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Post #: 18
- 10/20/2002 9:31:24 AM   
Les_the_Sarge_9_1

 

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Being able to save multiple games has nothing to do with the game being "different". I could play more than one game at once if I had more than one copy (it would make me wierd of course).

Being able to have a favourite set up, hmmm I have rarely played the game where I could assume that the last game was going to be valid the next time actually.
Some things remain consistent due to limited scope of variable (ie I set up Poland the same way, because the choices are just that limited), but generally the game has to be set up fresh each time in my experience.

Rigid assumptions just make an opponent easier to defeat (if I "know" what you are going to do, I will sit in wait for it and have you for dinner).

Having the game designed to disallow non possible moves would of course be handy. It would make lazy players, but then hmmm I can live with that stigma heheh (although my mastery of wargames is as a result of playing board games where mastery of the games core design was the only way to play it successfully).
The power of the computer is after all what I want to harness though. I don't want the computer to play me, but I do want it to umpire the rules.

I will concede that your preference in the combat sequence might be preferable. But the manual needs to be true to the actual rules at some point. Open the gate to one personal preference, and you open up a possble can of worms.
I have never really enjoyed playing a game that needs/uses "house rules".

Stacking, hmmm, well I know that looking at counters, indeed being able to stand up and lean over a map is just not going to be possible on my 17 inch monitor. I have never enjoyed the "limited view" of a computer monitor.
Then again, I have never had an easy time finding a table to cope with my favourite wargames either.
If it's scroll and playable, or look at it in a glance assuming I will be looking at it at all, I guess I have to accept the scroll and at least be able to play it conveniently in the first place.

Making the game functional on the computer though is a matter of graphical interface, and the headache of the programer.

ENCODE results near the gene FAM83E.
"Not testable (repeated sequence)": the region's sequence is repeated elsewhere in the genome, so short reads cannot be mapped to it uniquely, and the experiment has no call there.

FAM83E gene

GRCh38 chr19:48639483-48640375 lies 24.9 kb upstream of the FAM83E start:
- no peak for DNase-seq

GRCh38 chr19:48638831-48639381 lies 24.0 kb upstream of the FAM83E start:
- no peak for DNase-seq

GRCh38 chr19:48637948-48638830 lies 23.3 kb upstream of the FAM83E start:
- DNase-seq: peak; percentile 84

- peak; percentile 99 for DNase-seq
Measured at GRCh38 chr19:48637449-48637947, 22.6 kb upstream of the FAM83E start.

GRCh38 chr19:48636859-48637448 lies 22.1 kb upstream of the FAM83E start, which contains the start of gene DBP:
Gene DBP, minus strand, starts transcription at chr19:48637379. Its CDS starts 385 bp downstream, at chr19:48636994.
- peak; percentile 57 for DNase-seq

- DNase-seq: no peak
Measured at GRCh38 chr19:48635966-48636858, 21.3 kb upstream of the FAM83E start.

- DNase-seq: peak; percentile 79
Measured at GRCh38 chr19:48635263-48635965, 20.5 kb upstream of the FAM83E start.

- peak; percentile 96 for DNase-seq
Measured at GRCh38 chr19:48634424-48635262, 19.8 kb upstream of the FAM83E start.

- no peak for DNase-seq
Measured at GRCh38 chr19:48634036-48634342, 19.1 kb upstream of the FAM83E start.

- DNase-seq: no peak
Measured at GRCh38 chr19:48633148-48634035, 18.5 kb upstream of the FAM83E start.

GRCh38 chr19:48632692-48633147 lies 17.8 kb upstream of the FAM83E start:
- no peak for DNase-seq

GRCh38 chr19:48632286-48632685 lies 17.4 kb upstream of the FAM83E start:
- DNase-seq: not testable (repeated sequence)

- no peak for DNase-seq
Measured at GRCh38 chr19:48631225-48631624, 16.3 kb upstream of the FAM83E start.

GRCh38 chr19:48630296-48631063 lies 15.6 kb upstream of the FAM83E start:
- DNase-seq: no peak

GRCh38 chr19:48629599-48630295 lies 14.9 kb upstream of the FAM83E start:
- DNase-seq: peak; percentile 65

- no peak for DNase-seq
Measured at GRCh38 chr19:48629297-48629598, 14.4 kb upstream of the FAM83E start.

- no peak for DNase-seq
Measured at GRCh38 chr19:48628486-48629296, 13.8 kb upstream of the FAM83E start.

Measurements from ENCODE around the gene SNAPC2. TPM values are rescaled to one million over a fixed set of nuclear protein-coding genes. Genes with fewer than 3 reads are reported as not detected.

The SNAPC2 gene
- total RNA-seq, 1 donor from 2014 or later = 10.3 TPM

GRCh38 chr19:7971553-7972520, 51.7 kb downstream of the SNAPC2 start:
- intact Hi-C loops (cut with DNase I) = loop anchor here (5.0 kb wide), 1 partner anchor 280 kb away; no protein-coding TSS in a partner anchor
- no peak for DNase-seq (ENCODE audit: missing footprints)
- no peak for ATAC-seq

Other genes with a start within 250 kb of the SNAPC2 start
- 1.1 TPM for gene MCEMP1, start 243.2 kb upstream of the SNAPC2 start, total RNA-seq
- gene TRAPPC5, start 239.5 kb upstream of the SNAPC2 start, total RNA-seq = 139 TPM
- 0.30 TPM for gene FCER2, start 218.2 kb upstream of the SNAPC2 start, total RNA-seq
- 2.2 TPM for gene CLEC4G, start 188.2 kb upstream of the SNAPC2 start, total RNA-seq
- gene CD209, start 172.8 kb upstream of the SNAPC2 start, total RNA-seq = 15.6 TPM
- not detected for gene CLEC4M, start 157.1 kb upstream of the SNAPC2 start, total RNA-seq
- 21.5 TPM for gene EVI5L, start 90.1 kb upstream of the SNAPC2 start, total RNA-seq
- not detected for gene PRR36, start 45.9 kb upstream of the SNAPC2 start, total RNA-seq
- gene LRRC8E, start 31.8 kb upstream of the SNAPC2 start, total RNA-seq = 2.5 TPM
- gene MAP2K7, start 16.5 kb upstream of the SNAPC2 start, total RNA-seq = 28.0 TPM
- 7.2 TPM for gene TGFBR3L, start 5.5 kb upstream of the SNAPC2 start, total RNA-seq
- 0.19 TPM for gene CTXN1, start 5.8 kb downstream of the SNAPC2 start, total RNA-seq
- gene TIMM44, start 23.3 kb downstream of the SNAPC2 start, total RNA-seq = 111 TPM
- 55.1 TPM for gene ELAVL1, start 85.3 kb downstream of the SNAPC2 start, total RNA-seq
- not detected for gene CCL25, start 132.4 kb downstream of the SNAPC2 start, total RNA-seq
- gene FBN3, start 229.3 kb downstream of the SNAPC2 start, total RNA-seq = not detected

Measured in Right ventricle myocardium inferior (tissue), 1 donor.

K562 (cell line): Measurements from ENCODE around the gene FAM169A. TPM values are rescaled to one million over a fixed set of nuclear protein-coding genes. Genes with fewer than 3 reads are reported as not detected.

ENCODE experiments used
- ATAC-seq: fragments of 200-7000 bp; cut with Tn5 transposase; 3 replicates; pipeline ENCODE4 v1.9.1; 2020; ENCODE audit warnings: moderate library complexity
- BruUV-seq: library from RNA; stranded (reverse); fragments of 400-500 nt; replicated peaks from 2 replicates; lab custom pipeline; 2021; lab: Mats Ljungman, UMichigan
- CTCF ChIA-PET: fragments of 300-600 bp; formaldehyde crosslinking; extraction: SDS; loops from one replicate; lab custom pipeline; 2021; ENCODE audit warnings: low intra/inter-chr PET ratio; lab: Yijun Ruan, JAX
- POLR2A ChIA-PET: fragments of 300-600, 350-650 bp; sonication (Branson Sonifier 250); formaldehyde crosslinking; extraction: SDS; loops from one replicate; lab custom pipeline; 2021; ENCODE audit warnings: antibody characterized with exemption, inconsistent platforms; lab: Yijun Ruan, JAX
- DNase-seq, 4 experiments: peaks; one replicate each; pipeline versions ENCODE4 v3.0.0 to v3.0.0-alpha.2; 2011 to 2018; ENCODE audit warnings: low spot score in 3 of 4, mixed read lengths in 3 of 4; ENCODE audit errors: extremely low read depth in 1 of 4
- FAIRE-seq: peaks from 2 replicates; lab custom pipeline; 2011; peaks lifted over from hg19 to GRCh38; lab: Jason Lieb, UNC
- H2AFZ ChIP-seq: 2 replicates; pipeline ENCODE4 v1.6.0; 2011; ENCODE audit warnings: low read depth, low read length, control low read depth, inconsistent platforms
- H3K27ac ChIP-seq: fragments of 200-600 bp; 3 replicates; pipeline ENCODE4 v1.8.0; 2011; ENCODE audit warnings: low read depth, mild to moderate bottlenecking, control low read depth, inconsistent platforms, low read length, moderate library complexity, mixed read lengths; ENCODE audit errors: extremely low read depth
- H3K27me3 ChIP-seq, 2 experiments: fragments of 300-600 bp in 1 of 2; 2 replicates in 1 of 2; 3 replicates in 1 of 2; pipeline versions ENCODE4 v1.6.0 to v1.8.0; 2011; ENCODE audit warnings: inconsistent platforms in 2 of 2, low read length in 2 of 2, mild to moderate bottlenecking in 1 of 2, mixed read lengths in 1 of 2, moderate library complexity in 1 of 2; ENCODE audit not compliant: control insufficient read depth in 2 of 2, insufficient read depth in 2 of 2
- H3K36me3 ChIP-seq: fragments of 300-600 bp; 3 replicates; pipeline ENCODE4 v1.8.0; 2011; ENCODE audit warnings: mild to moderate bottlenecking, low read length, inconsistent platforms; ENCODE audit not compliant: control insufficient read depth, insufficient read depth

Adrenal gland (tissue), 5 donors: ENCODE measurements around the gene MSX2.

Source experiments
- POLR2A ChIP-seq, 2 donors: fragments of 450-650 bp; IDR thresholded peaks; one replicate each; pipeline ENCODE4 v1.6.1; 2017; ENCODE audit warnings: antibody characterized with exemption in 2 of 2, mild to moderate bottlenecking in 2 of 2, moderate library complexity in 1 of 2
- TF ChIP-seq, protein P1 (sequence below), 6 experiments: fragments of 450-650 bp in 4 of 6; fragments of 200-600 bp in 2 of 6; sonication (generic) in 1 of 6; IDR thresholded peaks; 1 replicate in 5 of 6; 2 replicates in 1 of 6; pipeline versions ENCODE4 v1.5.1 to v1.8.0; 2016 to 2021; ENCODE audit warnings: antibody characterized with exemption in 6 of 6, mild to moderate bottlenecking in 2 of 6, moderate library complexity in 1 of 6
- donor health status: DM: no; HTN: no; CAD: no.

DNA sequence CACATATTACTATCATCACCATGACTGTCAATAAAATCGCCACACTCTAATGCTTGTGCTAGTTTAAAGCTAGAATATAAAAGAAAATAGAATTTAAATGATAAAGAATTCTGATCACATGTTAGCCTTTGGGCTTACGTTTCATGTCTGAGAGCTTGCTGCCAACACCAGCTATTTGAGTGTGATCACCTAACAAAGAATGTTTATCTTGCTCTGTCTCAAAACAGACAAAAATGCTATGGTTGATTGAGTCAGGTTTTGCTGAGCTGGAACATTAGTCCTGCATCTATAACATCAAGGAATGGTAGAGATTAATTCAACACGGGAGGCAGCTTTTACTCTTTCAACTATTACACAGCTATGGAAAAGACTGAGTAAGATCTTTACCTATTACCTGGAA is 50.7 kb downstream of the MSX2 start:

If they can make all the dumb arcady games, they can damnwell make me a stupid interface to view a stupid low tech map with lousy low tech counter images too.

Like as with a lightbulb being turned on, I am realising I will probably be buying Aide de Camp software and checking out Warplanner software shortly.
I am thinking I will possibly be taking a pass on Strategic Command really because I really don't need the game.

If I want a low tech low accuracy fun first WW2 Grand Strategy wargame, odds are I will just play Axis and Allies Iron Blitz. I can always go hunt down online players for it too.

I might also be quite out of luck too. It might be that there is just not enough of my sort of fan out there. Because a game designer is just not going to get bent out of shape economically for a product that will just not sell enough to be worth it.

Under those conditions, I will just have to continue to play A3R the way I did the very first time. On a table, against a person, in real time, the hard way.
Not ideal, but it sure worked when the game was being sold.

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I LIKE that my life bothers them,
Why should I be the only one bothered by it eh.

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Post #: 19
Regarding an AI opponent - 10/20/2002 9:40:11 AM   
KG Erwin


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I talked about massive games & such, BUT what I missed was an opponent, especially after my high school days when my former boardgame opponents went our separate ways. After the advent of computer wargames in the 1980s, I bought a C64 and some of the first-generation games. In certain games, such as Microprose's Vietnam Conflict, I thought the programmed AI was , in certain scenarios, very adequate. I thought the same for Red Storm Rising, a dated but very playable sub sim. Now, let's fast forward to 1997 and John Tiller's Battleground Series. In this game, using the scenario editor that John later developed, you can get a feel of how AI scripts are written, and you can write your own. The biggest breakthrough, IMO, came with Ensemble's Age of Empire RTS series. In this, actual AI scripts were made public, so players could get inside and modify computer opponents' behaviors. I disagree with Les in all this, since my idea of an ultimate computer wargame is fighting against a computer opponent--after all, these games we play are nothing more than simulations of combat. The actual training sims used by the US military, while they DO involve some human input for the opposing side during initial setup, are primarily human commander vs computer commander battles. You'll never get a consensus on this, and rightfully so. It's the same logic as playing a game of chess against another human or a machine. The arguments pro or con for AI development in wargames has been argued before, BUT, I'd personally like to see more research in this area. Eventually we'll see heuristic AIs that "learn from you r tactics & strategies & either develop counters or use your own battlefield techniques against you.